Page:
The Past in Fragments: Ennius’ Annals, Cato’s Origins, and the history of Rome
Professor Jackie Elliott
Wednesday, April 20, 7:00 p.m.
Hale Science Building Room 230
Free and Open to Public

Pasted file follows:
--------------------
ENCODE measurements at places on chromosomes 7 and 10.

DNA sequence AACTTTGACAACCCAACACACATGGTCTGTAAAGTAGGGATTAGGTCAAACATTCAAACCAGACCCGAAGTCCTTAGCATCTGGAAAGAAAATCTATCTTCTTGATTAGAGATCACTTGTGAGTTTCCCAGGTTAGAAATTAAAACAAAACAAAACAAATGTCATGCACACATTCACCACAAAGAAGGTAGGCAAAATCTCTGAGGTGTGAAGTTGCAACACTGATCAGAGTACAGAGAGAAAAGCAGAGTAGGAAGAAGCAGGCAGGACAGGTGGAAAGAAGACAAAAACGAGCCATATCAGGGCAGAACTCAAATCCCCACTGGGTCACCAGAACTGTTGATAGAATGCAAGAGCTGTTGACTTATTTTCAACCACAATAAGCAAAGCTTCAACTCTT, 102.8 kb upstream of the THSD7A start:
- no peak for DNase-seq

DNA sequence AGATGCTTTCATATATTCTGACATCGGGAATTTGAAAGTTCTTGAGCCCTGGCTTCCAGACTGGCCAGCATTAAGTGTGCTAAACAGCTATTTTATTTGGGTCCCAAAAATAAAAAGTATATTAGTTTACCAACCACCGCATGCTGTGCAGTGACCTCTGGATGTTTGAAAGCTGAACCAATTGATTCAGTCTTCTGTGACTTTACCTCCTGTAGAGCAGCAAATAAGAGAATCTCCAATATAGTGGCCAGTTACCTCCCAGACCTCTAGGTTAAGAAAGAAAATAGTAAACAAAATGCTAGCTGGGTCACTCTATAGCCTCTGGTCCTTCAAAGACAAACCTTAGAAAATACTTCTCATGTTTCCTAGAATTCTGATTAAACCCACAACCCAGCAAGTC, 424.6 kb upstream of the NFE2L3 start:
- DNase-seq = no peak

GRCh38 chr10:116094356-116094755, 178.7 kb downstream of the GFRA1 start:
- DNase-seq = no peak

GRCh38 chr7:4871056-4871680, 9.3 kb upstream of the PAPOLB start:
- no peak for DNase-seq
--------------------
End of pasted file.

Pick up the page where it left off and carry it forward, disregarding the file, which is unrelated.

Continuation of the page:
The early Roman poet Ennius (239 – 169 BCE) and his contemporary, the statesman and censor Cato (234 – 149 BCE), each wrote groundbreaking accounts of the Roman past: Ennius by adapting the Greek hexameter— the meter in which Lucretius’ On the Constitution of the Universe, Vergil’s Aeneid, Ovid’s Metamorphoses, and much else was subsequently to be written—and fitting to it an account of Roman history from its beginnings to his own present day. Cato’s narrative of the Roman past, the Origines (“Origins”), was the first prose history of Rome to be written in the Latin language. Each of these works had a profound influence on how Romans thought about the past in relation to their contemporary identity and on how that past was subsequently imagined in the genres of epic and historiography. Today, however, they each survive only in fragments: that is, as quotations or vaguer references relayed by later ancient authors, whose own dates stretch from the first century BCE to the ninth CE and even later. This talk describes some of the challenges and rewards of getting to grips with early Roman fragmentary material.